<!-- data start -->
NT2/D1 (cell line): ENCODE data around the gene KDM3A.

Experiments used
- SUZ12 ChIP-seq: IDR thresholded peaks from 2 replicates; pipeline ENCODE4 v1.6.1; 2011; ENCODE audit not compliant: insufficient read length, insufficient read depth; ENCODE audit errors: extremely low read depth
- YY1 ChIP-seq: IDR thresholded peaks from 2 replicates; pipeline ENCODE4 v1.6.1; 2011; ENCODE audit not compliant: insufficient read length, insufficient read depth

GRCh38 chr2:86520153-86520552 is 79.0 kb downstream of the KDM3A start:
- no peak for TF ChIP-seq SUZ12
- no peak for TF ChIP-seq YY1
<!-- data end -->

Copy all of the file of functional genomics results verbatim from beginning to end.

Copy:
NT2/D1 (cell line): ENCODE data around the gene KDM3A.

Experiments used
- SUZ12 ChIP-seq: IDR thresholded peaks from 2 replicates; pipeline ENCODE4 v1.6.1; 2011; ENCODE audit not compliant: insufficient read length, insufficient read depth; ENCODE audit errors: extremely low read depth
- YY1 ChIP-seq: IDR thresholded peaks from 2 replicates; pipeline ENCODE4 v1.6.1; 2011; ENCODE audit not compliant: insufficient read length, insufficient read depth

GRCh38 chr2:86520153-86520552 is 79.0 kb downstream of the KDM3A start:
- no peak for TF ChIP-seq SUZ12
- no peak for TF ChIP-seq YY1